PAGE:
Record year for Belfast Harbour as freight increase sees 24.6m tonnes of cargo go through port
The volume of cargo passing through Belfast Harbour has surpassed 24 million tonnes for the first time since records began.
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Trade increased by over 900,000 tonnes (3.8%) to reach 24.6 million tonnes during 2018.
Growth was led by a strong increase in freight vehicles being carried on Stena Line's services to Great Britain, which rose by 3% to a record 532,000 freight vehicles.
Co Tyrone fuel company LCC also increased its imports and exports of industrial coal by 37% over the year, passing the one million tonne mark.
The company ramped up production at its coal processing plant, where it imports and processes coal, which it then exports around the world to locations including Australia, Saudi Arabia and Russia.
The animal grains and feeds sector also posted a record year on the back of 2018's cold spring and dry summer period, registering 2.35 million tonnes, a 7.5% annual increase on 2017.
For the second consecutive year, more than 1.5 million passengers passed through the Belfast port.
Stena Line's trading performance in 2018 was boosted by the introduction of a third larger vessel on the Belfast to Liverpool route. It also recorded market share gains on the Belfast to Cairnryan route.
Meanwhile lolo (lift on/light off) container traffic at Belfast Harbour increased by 1.5% to almost 128,000 containers last year, the highest volume since 2011.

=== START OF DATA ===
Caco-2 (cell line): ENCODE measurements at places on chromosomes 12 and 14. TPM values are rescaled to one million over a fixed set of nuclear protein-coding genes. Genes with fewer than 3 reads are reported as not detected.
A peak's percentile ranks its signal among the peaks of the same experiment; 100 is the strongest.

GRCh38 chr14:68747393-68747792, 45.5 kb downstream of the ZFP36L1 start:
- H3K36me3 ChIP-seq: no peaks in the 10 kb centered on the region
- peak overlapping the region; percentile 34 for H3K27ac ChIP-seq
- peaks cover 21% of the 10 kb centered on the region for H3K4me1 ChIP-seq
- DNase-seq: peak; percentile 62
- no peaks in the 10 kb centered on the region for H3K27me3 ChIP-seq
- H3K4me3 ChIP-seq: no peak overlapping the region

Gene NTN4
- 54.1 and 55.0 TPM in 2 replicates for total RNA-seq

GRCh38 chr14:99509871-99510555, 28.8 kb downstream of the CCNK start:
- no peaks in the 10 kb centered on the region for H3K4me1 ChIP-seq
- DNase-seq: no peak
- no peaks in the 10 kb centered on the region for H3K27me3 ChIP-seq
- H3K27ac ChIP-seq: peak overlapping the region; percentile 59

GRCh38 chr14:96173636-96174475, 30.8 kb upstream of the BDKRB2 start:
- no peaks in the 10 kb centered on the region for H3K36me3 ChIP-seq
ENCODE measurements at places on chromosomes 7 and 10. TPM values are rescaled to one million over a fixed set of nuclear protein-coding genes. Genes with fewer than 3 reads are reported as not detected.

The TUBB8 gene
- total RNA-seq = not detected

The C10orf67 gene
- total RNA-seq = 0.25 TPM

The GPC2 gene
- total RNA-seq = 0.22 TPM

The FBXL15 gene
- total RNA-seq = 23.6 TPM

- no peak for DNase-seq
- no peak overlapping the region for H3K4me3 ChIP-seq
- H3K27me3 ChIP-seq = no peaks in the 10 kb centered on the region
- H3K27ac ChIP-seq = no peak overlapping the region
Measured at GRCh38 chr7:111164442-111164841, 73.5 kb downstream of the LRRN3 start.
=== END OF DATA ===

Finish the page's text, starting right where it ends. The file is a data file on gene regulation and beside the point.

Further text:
Describing 2018 as a strong year of growth, chief executive Joe O'Neill said many trade sectors had reached record levels in traffic over the 12 months.
"Growth has been supported by Belfast Harbour's long-term investment programme to improve its competitiveness and efficiency," he said.
"During 2018, for instance, we invested in the purchase of the largest hydraulic crane in any UK or Irish port, and took significant investment decisions to improve and increase ferry and container handling capacity."
But the completion of a series of large sea windfarm projects could see traffic plateauing or even dropping off this year. Harland and Wolff had been contracted by Danish firm Orstead for the work.
Belfast Harbour's commercial director Michael Robinson said the windfarms had been a source of significant tonnage and revenue for the port, but admitted a number of challenges lie ahead.
"We were pleased to note the Crown Estate announcement in late 2018 of a new round of seabed leasing which could see the return of this trade in the early 2020s," he said.
"We also recognise the long term expected declines ahead in some of our more traditional trade sectors.
"These include the importation of fossil fuels as the economy transitions to renewable energy sources and the general consumer trend away from consumption in favour of experience purchases."
He added: "Accordingly we are making investments in facilities for our longer term sustainable trade sectors and repositioning our business to avail of the opportunities in the changing economy."
Mr Robinson also said that 2018 marked the start of a £40m project to upgrades the harbour's container terminal, increasing its handling capacity.
He also reflected on the rising number of cruise tourists arriving in Belfast. Last year saw 185,000 visitors arrive on 115 cruise liners.
That's expected to increase to 285,000 tourists in 2019, with 151 ships scheduled to dock here.